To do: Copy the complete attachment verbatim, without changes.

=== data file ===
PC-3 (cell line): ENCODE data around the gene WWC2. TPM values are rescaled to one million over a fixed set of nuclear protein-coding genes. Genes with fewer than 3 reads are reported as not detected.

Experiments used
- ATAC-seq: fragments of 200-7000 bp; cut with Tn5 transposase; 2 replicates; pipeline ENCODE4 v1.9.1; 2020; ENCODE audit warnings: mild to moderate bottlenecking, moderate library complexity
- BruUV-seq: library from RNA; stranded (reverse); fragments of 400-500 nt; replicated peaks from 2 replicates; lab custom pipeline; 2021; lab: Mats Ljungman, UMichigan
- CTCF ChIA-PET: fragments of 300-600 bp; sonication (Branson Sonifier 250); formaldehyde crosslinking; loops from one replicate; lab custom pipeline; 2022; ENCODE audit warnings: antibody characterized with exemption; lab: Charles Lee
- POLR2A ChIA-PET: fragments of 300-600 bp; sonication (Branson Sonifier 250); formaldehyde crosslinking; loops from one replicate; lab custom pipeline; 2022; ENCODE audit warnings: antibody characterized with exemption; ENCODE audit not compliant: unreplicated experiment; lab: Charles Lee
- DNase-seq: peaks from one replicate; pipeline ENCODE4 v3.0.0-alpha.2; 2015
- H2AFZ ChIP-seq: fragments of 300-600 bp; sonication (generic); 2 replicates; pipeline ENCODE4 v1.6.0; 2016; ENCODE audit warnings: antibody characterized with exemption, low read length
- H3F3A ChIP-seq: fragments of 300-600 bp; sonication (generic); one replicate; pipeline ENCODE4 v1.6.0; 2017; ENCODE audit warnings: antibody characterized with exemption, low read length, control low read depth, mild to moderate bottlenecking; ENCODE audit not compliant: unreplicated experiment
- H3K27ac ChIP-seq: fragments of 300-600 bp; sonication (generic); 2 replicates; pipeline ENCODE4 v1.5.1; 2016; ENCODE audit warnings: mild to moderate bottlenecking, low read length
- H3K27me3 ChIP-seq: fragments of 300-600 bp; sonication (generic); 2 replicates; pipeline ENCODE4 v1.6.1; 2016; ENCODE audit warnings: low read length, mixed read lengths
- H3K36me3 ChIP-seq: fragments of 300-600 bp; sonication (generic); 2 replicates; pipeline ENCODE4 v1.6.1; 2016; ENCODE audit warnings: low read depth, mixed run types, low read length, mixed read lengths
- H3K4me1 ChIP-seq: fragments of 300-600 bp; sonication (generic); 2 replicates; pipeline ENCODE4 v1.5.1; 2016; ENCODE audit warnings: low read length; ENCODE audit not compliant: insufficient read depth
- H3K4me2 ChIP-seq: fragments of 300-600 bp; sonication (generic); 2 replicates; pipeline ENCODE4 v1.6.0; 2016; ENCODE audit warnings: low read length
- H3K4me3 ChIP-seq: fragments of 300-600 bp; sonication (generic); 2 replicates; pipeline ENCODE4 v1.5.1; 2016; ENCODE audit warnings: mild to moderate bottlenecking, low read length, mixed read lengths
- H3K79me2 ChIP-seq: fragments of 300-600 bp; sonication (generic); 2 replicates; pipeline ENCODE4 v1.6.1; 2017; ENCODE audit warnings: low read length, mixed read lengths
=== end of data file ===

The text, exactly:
PC-3 (cell line): ENCODE data around the gene WWC2. TPM values are rescaled to one million over a fixed set of nuclear protein-coding genes. Genes with fewer than 3 reads are reported as not detected.

Experiments used
- ATAC-seq: fragments of 200-7000 bp; cut with Tn5 transposase; 2 replicates; pipeline ENCODE4 v1.9.1; 2020; ENCODE audit warnings: mild to moderate bottlenecking, moderate library complexity
- BruUV-seq: library from RNA; stranded (reverse); fragments of 400-500 nt; replicated peaks from 2 replicates; lab custom pipeline; 2021; lab: Mats Ljungman, UMichigan
- CTCF ChIA-PET: fragments of 300-600 bp; sonication (Branson Sonifier 250); formaldehyde crosslinking; loops from one replicate; lab custom pipeline; 2022; ENCODE audit warnings: antibody characterized with exemption; lab: Charles Lee
- POLR2A ChIA-PET: fragments of 300-600 bp; sonication (Branson Sonifier 250); formaldehyde crosslinking; loops from one replicate; lab custom pipeline; 2022; ENCODE audit warnings: antibody characterized with exemption; ENCODE audit not compliant: unreplicated experiment; lab: Charles Lee
- DNase-seq: peaks from one replicate; pipeline ENCODE4 v3.0.0-alpha.2; 2015
- H2AFZ ChIP-seq: fragments of 300-600 bp; sonication (generic); 2 replicates; pipeline ENCODE4 v1.6.0; 2016; ENCODE audit warnings: antibody characterized with exemption, low read length
- H3F3A ChIP-seq: fragments of 300-600 bp; sonication (generic); one replicate; pipeline ENCODE4 v1.6.0; 2017; ENCODE audit warnings: antibody characterized with exemption, low read length, control low read depth, mild to moderate bottlenecking; ENCODE audit not compliant: unreplicated experiment
- H3K27ac ChIP-seq: fragments of 300-600 bp; sonication (generic); 2 replicates; pipeline ENCODE4 v1.5.1; 2016; ENCODE audit warnings: mild to moderate bottlenecking, low read length
- H3K27me3 ChIP-seq: fragments of 300-600 bp; sonication (generic); 2 replicates; pipeline ENCODE4 v1.6.1; 2016; ENCODE audit warnings: low read length, mixed read lengths
- H3K36me3 ChIP-seq: fragments of 300-600 bp; sonication (generic); 2 replicates; pipeline ENCODE4 v1.6.1; 2016; ENCODE audit warnings: low read depth, mixed run types, low read length, mixed read lengths
- H3K4me1 ChIP-seq: fragments of 300-600 bp; sonication (generic); 2 replicates; pipeline ENCODE4 v1.5.1; 2016; ENCODE audit warnings: low read length; ENCODE audit not compliant: insufficient read depth
- H3K4me2 ChIP-seq: fragments of 300-600 bp; sonication (generic); 2 replicates; pipeline ENCODE4 v1.6.0; 2016; ENCODE audit warnings: low read length
- H3K4me3 ChIP-seq: fragments of 300-600 bp; sonication (generic); 2 replicates; pipeline ENCODE4 v1.5.1; 2016; ENCODE audit warnings: mild to moderate bottlenecking, low read length, mixed read lengths
- H3K79me2 ChIP-seq: fragments of 300-600 bp; sonication (generic); 2 replicates; pipeline ENCODE4 v1.6.1; 2017; ENCODE audit warnings: low read length, mixed read lengths